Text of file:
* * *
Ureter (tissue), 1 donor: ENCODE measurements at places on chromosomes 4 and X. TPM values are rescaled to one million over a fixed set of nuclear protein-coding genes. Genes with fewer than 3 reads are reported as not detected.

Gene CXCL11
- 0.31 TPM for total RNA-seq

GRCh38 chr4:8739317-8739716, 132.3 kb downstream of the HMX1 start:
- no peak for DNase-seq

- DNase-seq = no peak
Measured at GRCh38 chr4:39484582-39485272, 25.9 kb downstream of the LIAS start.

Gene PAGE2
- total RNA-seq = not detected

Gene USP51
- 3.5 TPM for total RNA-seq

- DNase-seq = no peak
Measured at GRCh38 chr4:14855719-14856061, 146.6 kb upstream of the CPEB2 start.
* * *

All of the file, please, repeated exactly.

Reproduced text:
Ureter (tissue), 1 donor: ENCODE measurements at places on chromosomes 4 and X. TPM values are rescaled to one million over a fixed set of nuclear protein-coding genes. Genes with fewer than 3 reads are reported as not detected.

Gene CXCL11
- 0.31 TPM for total RNA-seq

GRCh38 chr4:8739317-8739716, 132.3 kb downstream of the HMX1 start:
- no peak for DNase-seq

- DNase-seq = no peak
Measured at GRCh38 chr4:39484582-39485272, 25.9 kb downstream of the LIAS start.

Gene PAGE2
- total RNA-seq = not detected

Gene USP51
- 3.5 TPM for total RNA-seq

- DNase-seq = no peak
Measured at GRCh38 chr4:14855719-14856061, 146.6 kb upstream of the CPEB2 start.